[QUOTE=MrPete1985;2487909]I burn all my discs at the max speed supported never had a problem[/QUOTE]

take a look here to compare

the disc burned at max speed are still fully functional, but i would not recommend burning them at max


#8

[QUOTE=9020V;2487434]Do you know why low-speed burns are problematic (i.e., what the actual mechanism is that causes problems)? The reason that I’m confused is that I always verify after burning, and it’s almost never a problem. When I started burning DVDs, I always burnt at the rated speed, and they disc would fail verification. Burning at the lowest speed always passed verification. I assuming it matters how the data is physically present on the disc in regards to the longevity of the burn.[/QUOTE]

This is actually due to the electrical characteristics of modern write lasers in very recent DVD burners. The lasers in newer DVD burners do not have the correct write strategy for very low-speed burns when a very-high-speed-rated disc ID is used; they assume that you won’t be using burn speeds slower than 4x (this is the so-called “4x” write strategy). You should also check the supported write speeds for your particular burner/media combination: Many modern burners do not support any write speeds lower than 8x on 12x- or 16x-rated media even though you can physically set 1x on ImgBurn due to the firmware in the burner. (In other words, always check the supported speeds for your MID/burner combination (in ImgBurn, the supported speeds are in parentheses next to the media’s MID code); using a speed setting that’s not supported by the drive’s firmware may lead to problems with your burns.)

As for “better” burns at the lowest possible speed, this might have been true when DVD burners wrote no faster than 2.4x or 4x and the media in existence were rated at write speeds no higher than 4x. But once blank DVD media and DVD burners went to 8x and higher, you had to write at around half the maximum rated speed (for example, 8x on 16x-rated DVD media with a 16x or faster burner) in order to minimize any problems.

As for your next burns on your RiData 4x BD-R, I would use a 2x or 2.4x write speed just to be safe.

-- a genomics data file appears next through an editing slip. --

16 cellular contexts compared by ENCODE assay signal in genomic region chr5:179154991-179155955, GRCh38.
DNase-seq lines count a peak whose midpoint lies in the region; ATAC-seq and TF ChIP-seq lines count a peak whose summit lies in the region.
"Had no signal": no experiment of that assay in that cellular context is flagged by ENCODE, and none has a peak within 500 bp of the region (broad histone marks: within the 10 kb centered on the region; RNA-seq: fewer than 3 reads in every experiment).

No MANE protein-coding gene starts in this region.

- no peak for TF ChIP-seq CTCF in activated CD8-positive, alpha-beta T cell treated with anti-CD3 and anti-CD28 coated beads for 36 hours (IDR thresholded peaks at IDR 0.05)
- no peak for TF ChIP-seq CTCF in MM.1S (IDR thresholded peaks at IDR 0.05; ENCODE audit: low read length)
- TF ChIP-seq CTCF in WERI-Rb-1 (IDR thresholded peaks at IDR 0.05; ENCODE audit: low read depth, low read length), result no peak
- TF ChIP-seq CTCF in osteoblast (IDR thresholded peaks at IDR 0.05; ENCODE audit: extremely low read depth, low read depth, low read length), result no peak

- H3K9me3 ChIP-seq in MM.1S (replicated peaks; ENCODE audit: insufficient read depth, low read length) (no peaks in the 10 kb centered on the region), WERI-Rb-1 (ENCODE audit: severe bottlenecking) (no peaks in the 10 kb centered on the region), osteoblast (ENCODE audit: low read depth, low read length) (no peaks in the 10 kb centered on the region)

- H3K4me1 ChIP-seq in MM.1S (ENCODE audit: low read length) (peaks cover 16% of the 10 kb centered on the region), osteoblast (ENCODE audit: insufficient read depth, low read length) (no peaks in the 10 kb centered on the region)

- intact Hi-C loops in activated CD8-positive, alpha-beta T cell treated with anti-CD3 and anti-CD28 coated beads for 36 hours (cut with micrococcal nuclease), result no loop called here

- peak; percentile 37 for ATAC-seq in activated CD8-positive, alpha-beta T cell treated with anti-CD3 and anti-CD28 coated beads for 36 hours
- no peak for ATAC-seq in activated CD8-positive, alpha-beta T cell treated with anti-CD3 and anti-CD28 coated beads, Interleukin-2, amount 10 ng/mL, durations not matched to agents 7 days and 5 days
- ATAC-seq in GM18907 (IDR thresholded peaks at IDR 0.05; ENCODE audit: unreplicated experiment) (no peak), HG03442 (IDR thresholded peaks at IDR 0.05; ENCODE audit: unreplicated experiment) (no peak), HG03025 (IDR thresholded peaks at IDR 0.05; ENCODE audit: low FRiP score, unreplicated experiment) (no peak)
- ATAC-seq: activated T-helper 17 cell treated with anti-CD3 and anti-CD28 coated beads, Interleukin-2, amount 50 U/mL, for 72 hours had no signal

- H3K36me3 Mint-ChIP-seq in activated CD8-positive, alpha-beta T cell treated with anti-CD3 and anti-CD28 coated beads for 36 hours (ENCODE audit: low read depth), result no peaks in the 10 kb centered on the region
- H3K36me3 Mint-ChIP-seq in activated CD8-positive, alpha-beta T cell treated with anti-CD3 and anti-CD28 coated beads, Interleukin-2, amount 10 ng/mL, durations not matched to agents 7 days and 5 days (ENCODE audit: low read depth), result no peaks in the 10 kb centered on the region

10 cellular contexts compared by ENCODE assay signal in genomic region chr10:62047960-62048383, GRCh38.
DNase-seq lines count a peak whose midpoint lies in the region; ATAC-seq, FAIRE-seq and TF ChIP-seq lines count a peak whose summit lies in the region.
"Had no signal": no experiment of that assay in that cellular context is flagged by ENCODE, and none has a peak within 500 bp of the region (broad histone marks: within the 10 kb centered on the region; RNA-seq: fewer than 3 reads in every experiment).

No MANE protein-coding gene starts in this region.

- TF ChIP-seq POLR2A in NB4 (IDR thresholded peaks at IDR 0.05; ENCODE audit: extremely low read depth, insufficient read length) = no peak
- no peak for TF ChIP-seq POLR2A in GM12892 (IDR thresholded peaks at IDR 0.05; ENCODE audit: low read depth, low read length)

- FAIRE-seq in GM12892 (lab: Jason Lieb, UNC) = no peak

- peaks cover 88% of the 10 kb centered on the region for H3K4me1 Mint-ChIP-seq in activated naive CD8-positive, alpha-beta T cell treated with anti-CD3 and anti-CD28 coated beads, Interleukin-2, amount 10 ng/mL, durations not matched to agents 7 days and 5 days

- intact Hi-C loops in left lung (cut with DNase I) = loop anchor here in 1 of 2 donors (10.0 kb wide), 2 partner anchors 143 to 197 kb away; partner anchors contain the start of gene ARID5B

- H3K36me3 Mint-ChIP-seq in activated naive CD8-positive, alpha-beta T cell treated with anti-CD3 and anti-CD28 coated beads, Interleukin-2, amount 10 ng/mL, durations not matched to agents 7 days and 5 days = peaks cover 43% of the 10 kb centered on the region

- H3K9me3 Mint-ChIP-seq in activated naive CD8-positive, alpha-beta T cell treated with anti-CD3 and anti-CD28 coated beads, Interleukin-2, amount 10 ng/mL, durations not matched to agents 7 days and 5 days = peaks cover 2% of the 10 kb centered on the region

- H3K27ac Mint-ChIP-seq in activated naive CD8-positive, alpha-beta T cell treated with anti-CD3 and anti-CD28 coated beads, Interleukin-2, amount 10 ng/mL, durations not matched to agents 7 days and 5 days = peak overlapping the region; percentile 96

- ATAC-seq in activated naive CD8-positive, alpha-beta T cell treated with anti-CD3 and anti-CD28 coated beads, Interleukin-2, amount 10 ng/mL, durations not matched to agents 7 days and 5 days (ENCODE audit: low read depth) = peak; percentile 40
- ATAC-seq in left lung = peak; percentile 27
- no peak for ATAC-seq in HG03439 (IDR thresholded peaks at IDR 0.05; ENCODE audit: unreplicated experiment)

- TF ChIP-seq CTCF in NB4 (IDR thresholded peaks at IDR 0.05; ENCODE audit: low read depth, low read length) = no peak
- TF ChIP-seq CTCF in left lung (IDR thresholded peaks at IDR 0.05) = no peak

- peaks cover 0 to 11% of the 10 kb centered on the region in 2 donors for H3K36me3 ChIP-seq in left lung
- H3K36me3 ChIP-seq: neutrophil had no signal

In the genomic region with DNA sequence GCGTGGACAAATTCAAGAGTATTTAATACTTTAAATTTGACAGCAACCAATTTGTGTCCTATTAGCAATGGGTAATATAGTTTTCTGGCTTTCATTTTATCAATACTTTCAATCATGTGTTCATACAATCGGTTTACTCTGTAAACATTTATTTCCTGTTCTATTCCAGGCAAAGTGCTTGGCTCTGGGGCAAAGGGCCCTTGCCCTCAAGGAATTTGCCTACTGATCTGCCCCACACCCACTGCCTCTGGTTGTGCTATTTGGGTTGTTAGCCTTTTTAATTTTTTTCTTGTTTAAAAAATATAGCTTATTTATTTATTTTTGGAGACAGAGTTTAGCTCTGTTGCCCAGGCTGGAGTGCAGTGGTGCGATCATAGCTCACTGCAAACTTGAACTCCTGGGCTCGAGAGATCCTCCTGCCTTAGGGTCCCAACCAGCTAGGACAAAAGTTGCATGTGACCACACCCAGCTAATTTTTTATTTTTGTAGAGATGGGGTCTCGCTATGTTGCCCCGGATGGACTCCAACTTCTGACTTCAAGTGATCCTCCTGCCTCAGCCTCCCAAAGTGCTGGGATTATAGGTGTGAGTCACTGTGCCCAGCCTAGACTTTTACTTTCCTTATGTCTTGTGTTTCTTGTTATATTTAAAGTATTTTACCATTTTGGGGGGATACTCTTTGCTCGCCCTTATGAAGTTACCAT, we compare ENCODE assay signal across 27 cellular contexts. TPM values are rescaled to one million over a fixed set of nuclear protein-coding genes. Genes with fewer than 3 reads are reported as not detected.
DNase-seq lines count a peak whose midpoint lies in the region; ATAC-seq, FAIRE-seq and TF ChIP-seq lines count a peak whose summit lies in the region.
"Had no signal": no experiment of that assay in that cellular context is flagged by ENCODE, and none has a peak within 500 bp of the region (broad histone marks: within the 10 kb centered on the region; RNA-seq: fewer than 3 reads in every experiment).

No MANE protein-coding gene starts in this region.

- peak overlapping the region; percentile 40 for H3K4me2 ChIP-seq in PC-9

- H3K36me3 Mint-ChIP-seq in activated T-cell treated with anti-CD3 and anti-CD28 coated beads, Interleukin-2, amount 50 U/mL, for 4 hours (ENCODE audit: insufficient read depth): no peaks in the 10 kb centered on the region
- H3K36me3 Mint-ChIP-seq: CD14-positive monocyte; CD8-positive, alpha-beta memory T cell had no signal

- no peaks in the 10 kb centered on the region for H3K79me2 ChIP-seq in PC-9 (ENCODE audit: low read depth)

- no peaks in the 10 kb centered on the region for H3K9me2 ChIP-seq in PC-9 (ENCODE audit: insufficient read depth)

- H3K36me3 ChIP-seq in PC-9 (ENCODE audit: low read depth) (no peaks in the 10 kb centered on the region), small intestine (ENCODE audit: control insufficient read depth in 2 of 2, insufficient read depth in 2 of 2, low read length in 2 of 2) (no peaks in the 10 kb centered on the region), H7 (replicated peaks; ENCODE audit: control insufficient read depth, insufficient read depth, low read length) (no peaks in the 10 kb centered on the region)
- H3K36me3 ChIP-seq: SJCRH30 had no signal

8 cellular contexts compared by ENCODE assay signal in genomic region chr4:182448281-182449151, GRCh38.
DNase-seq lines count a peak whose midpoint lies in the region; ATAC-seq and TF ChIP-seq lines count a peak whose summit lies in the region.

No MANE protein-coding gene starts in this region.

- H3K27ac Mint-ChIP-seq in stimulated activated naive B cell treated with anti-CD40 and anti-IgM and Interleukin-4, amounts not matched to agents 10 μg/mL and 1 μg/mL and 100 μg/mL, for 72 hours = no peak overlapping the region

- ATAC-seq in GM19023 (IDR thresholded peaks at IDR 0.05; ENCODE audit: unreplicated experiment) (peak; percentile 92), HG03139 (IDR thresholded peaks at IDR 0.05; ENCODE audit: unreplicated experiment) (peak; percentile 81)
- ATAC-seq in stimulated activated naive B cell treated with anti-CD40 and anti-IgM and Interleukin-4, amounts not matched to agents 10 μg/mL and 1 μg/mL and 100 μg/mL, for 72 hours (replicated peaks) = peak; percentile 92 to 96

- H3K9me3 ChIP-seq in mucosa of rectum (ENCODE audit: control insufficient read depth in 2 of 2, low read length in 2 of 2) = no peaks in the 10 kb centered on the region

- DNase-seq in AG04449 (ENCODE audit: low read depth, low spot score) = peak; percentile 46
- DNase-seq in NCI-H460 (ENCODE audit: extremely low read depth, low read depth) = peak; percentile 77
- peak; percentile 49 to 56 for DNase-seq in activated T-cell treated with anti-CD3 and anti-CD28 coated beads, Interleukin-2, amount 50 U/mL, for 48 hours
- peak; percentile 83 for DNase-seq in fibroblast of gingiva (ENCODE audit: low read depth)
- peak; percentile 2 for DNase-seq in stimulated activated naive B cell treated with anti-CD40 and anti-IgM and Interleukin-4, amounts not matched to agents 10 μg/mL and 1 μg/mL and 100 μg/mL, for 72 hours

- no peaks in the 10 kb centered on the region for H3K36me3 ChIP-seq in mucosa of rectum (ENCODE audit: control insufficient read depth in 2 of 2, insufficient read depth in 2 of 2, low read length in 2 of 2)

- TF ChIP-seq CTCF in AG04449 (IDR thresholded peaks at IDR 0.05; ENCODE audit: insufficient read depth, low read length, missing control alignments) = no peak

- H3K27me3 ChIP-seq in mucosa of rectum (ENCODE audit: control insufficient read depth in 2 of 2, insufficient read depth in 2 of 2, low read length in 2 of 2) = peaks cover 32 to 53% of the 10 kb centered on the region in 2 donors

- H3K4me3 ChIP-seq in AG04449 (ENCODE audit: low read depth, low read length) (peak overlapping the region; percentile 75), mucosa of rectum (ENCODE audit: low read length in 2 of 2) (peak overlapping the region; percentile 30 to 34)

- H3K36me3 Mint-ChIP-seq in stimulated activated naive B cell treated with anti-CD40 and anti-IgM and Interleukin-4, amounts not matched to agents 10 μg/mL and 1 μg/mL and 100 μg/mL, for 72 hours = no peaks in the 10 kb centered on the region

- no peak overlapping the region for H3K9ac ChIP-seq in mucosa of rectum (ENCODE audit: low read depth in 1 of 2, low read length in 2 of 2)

#9

Thanks, as an engineer I value a technical explanation.

When I set IMGBurn to burn at 1X, it never drops below 2X, so I’m assuming IMGBurn forces the burn at the minimum rated speed for the media even if you select it lower than that.

Last night, I tried a burn on a 4X Ridata BD-R at 4X (img burn says supported speeds are 2x, 4x, 6x, and 8x). The burn started off at 4X, but when I looked back a few minutes later, it was burning at 2X and stayed that way the rest of the burn. Does this mean IMGBurn was having difficulty burning at 4X and went lower automatically? I verified the disc after burning and all green.

Is it a good rule of thumb to always burn at half the max rated speed?


#10

[QUOTE=9020V;2488108]When I set IMGBurn to burn at 1X, it never drops below 2X, so I’m assuming IMGBurn forces the burn at the minimum rated speed for the media even if you select it lower than that.[/QUOTE] No, it’s the firmware in the drive that enforces the burn speed - ImgBurn and any other burning program can only request a certain burn speed.


#11

[QUOTE=9020V;2488108]

Last night, I tried a burn on a 4X Ridata BD-R at 4X (img burn says supported speeds are 2x, 4x, 6x, and 8x). The burn started off at 4X, but when I looked back a few minutes later, it was burning at 2X and stayed that way the rest of the burn. [B]Does this mean IMGBurn was having difficulty burning at 4X [/B]and went lower automatically? I verified the disc after burning and all green.[/QUOTE]

no, that means drive was having difficulty writing to the media and it lowered the speed. seems your “flawless” ritek are not so flawless


#12

[QUOTE=nekrosoft13;2488157]no, that means drive was having difficulty writing to the media and it lowered the speed. seems your “flawless” ritek are not so flawless[/QUOTE]

Doesn’t matter much to me what speed it burns at. The media is cheaper, so I’m willing to wait. Verified 100% and came out all green, so I’m happy for now. I’ve got a set of Verbatim BD-R to test next and LTH Verbatim discs on order (which I am very interested to test).


#13

its not the speed that matters, the point is burn speed dropped because drive detected some sort of issue.

and “verifing” or discscan “green” is no indication of media quality.

these “wonderful” ritek disc where all green, and verified couple months ago as well.